20+ Healthy Foods to Pack When You Travel
Hitting the road this summer? Whether traveling by car or plane you can still make healthy choices.
By the time you turn the corner, everyone in the car is begging for food. The last thing you want to do is bring a never-ending supply of junk. Instead, pack a few good-for-you mess-free meals and snacks. To keep things fresh, bring a cooler (the traditional kind or one that plugs into the car).
- Whole-grain pasta salad or quinoa salad
- Turkey and cheese sandwich on whole-wheat bread
- Hard-boiled egg and cheese in a whole-wheat pita
- Sliced fresh fruit like melon and berries
- Snack bar
- Greek yogurt
- Cheese and whole-grain crackers
If you end up having to hit the quick mart anyway, look for the smarter choices:
- Whole-grain pretzels
- Hummus cups
- Coffee or tea (nothing fancy)
- Fresh or dried fruit
- Small bowl of oatmeal
These days, most flights don’t provide food (or they sell mostly junk), so if you want to stay on track with your healthy eating goals, advanced planning is a must. If you're counting on purchasing food at the airport or on board, you'll pay a pretty penny, plus not all airports carry healthy fare. Instead, pack a few sandwiches and snacks such as:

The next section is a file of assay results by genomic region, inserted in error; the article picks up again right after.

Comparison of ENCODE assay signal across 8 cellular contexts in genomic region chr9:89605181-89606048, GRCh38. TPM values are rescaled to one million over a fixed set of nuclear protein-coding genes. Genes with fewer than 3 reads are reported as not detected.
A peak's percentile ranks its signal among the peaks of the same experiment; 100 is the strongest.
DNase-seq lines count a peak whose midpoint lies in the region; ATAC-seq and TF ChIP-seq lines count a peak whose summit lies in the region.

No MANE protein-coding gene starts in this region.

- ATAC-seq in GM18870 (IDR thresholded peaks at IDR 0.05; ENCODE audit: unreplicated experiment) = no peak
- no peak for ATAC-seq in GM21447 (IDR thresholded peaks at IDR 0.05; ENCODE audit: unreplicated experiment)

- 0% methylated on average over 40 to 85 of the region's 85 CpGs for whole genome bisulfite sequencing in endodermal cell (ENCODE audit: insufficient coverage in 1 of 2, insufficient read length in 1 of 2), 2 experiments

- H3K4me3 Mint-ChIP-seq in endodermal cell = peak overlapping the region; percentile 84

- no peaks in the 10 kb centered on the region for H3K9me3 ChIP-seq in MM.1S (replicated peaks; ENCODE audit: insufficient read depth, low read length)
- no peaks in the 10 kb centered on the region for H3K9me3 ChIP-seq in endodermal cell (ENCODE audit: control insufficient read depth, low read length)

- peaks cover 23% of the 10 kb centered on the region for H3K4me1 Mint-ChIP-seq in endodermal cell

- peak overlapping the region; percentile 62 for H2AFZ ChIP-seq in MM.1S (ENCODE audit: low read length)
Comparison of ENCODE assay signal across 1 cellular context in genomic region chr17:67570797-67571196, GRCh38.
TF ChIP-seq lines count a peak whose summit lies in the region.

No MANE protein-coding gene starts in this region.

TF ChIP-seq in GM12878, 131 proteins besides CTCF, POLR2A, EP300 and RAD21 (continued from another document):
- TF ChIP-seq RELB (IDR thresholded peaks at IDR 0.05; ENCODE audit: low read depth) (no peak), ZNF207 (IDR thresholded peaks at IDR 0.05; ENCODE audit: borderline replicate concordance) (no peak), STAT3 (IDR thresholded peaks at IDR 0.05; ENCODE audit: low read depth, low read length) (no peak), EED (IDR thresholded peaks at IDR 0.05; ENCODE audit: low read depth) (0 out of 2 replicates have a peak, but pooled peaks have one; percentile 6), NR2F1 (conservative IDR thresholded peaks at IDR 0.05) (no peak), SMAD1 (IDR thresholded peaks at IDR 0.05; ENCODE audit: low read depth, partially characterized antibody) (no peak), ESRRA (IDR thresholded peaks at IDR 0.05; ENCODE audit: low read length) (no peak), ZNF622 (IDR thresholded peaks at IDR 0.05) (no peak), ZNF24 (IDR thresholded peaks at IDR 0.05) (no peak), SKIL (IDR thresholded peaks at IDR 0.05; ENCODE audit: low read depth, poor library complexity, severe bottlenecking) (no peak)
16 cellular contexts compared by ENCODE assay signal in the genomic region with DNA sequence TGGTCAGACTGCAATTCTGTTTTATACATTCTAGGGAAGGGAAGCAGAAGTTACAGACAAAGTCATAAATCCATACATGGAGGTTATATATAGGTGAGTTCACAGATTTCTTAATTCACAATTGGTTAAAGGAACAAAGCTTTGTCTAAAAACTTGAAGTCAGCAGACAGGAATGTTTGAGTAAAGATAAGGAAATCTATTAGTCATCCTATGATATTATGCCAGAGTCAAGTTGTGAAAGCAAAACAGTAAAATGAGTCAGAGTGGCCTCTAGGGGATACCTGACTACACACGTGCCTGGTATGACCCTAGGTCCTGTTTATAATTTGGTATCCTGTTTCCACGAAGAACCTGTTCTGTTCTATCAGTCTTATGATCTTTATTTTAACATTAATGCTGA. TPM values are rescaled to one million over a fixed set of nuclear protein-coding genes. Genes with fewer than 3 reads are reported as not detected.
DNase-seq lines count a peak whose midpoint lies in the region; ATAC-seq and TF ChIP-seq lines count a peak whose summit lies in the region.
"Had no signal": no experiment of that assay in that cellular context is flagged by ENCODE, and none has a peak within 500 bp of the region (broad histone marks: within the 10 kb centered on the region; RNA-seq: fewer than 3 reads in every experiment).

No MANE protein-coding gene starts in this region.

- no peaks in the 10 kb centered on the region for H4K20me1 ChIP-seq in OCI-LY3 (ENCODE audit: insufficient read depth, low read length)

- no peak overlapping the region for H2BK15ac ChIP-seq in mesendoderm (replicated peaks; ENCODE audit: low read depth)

- Cucumber and whipped cream cheese on whole-wheat bread
- Peanut butter and jelly on rye
- Grilled chicken, lettuce, tomato and mustard in a whole-grain wrap
- Hummus with sliced tomato, pepper and cucumber in a whole-wheat pita
As you can't bring liquids (or ice!) into the airport terminal, place the food in a small insulated pouch and bring empty resealable plastic bags. At the airport fill the resealable plastic bags with ice to make your own ice pack.
Traveling always makes me hungry, and the last thing I want to do is check into my hotel and run to the vending machine. Instead, I ask ahead if there is a supermarket nearby and if the room has a refrigerator and microwave oven.
At the supermarket, I pick up easy finger foods that require little or no prep, such as fruits, pre-cut veggies or baby carrots, dry roasted nuts, Greek yogurt, and whole-grain cereal and milk. If I know there's a microwave, I will pre-make several brown bags with popcorn kernels to pop in the microwave.
Toby Amidor, MS, RD, CDN, is a registered dietitian and consultant who specializes in food safety and culinary nutrition. See Toby's full bio »